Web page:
Why Are Top Chefs Worldwide Raving About Koji
Image Credit: Koji | Image Credit: Google

Japanese koji is a cult ingredient that has been embraced by top chefs around the world. That’s because it produces umami-rich and unique artisan cheeses that have an intense, earthy aroma. These flavors can be found in such delicacies like miso, sake, soy sauce etc. However, many people are unaware of this or don’t know how to incorporate them into their cooking. In this article we’ll discuss what koji is, where to buy it, how to use it, and its benefits for your health.

What is koji?

The term "koji" is used to describe the process of fermentation of the fungus Aspergillus oryzae and the components used for fermentation, such as rice, soybeans, and wheat. The process of preparing Koji involves adding a special type of mold to steamed grains such as rice, barley, and soybeans. This is then carefully grown in a warm and humid environment, which encourages the proliferation of the spores.

These spores are only 3–10 micrometers in size (1 μm = 0.001mm). In 2006, the Brewing Society of Japan designated Koji as a "valuable asset carefully nurtured and used by our ancestors" and declared it the National Mold of Japan. Ancient people caught on to the value of the Koji mold and used it for making items such as miso, soy sauce, and Japanese sake.

Types of koji used in cooking

There are various types of koji that are popularly used in Japanese cooking and around the world.

Rice Koji

Koji that is cultured on rice and is full-flavored with a rich color and less sweetness compared to barley or soybean.

Barley Koji

This is a lower-molecular-weight koji, with more sweetness and less umami than the other two types of koji.

Soybean Koji

Soybean koji is relatively high in umami and has a lighter color than the other types of koji.

You can also make your own koji at home. You can purchase koji culture kits, which include the grains, a jar for storage, and instructions on how to culture and use the koji.

Koji molds that are used while cooking

1.    Yellow koji mold

It is mainly used while cooking miso, soy sauce, and refined sake. The spores are yellow, light green, or yellowish brown.

2.    White koji mold

This type of koji is used in the production of shochu. The color of the spores is brown.

3.    Black koji mold

This koji is used in the production of "awamori" (Okinawa liquor). The color of these spores is blackish brown.

4.    Red koji mold

It is used for producing tofu-yo, Chinese red wine, and Shaoxing wine. It produces bright red koji.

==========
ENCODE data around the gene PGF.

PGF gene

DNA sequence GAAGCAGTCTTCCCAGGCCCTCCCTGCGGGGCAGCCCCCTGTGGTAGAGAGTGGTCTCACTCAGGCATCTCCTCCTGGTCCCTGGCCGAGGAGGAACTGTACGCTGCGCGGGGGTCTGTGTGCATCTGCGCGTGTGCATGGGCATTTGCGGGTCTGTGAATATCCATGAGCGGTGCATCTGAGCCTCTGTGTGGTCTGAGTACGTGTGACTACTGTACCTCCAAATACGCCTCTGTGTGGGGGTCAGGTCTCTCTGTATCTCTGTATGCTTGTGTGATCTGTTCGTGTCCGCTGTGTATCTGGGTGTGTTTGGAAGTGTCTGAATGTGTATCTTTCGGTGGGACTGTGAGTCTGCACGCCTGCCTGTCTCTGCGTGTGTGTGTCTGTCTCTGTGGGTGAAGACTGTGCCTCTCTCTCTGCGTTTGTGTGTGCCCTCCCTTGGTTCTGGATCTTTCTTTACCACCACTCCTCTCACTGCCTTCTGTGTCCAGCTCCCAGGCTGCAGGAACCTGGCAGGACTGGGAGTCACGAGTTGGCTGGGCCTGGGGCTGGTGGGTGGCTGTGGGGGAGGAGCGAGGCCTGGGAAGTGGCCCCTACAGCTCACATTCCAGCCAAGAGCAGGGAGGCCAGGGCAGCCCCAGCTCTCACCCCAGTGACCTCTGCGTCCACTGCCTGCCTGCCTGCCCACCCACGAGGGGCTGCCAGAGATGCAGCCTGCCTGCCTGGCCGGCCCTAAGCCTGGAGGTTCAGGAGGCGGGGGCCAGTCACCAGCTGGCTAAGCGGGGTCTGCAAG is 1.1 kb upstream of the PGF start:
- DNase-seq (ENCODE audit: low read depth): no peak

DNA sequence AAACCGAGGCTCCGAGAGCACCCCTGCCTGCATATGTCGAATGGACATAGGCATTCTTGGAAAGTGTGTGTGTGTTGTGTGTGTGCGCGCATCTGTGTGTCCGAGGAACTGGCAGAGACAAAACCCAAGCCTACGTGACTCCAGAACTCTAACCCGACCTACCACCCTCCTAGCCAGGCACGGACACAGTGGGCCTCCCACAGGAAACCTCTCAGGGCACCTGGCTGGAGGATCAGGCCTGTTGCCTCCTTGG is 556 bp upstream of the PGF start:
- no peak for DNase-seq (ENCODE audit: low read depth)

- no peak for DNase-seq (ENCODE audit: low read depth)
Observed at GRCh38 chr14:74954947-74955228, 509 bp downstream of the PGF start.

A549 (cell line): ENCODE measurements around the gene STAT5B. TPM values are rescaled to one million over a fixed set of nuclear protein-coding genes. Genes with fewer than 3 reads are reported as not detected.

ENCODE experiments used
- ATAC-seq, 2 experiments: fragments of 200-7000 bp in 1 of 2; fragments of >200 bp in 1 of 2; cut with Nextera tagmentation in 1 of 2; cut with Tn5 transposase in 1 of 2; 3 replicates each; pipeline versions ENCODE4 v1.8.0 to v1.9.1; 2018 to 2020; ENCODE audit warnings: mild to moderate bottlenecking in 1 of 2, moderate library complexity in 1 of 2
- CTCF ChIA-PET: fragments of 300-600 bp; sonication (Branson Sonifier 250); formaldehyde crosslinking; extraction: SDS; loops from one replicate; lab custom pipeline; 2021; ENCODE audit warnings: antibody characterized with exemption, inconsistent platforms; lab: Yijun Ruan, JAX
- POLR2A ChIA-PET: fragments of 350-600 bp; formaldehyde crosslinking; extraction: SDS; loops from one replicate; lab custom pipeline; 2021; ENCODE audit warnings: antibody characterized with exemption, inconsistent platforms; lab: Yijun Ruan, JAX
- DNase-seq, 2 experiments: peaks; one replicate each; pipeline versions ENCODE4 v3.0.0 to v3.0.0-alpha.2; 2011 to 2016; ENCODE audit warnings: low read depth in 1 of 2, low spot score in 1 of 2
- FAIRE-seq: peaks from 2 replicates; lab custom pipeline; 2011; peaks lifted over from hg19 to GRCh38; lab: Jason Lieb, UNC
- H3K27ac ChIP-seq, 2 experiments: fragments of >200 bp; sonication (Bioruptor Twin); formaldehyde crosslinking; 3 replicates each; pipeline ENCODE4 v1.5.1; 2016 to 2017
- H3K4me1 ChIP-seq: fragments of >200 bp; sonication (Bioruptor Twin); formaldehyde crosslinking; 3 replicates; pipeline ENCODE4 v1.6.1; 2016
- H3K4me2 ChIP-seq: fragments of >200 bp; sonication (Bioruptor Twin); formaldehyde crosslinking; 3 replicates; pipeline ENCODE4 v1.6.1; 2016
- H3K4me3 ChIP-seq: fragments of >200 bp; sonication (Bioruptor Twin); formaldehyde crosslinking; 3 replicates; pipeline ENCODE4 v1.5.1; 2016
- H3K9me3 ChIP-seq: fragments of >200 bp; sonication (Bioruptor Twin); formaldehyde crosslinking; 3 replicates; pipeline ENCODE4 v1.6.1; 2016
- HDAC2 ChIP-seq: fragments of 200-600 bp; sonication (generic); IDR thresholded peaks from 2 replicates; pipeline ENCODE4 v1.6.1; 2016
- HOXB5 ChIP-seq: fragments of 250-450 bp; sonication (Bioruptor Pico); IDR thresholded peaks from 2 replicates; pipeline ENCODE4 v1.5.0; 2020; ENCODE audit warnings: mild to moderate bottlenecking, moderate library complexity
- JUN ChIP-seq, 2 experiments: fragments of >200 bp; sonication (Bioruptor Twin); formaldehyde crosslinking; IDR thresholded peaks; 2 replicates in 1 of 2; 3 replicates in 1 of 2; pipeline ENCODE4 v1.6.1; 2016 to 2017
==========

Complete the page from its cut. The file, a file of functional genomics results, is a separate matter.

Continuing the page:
5.    Bonito mold 

This type of koji is used in the production of katsuobushi (dried bonito). Koji absorbs katsuobushi residue moisture, imparts umami flavor, and breaks down fats and oils.

Why use koji in cooking?

Umami is a flavor that is very important in the making of artisan cheeses as well as other fermented food products such as miso and kimchi. Koji is used to culture foods to add umami, or "savory," flavors and improve the microbial diversity. There are three kinds of umami: the primary umami (monosodium glutamate or MSG), the secondary umami (l-glutamate or l-glutamine), and the tertiary umami (polysaccharides or enzymes). These umami flavors are found in foods such as meat, fish, vegetables, and grains. Koji helps cultivate these umami flavors. It also creates many other beneficial compounds, such as vitamin B and antioxidant polyphenols.

How to use koji in cooking

There are a variety of ways one can incorporate koji into their cooking. You can use it in soups as an amino acid source, or add it to your favorite fermented vegetables or dips.

You can also use koji in your favorite baked goods, such as breads, muffins, and pastries. You can even use koji to produce yogurt and cheese.

Where to buy koji

Koji can be found in select grocery stores or online. It is best to buy it in small quantities (1 to 2 pounds) so that it is easier to store for future use.

How to make your own koji

This process is similar to making miso.

Put the grains in a jar or container. Pour in enough water to cover the grains by 1/2 to 1 inch.

Cover the jar with a cloth or paper towel, and keep it at room temperature for 3 to 4 days, stirring it twice a day (you can use the same cloth or paper towel you used for the mineral water).

At the end of this fermentation period, you will have koji. Transfer the koji grains to a jar or container and keep them in the fridge for future use.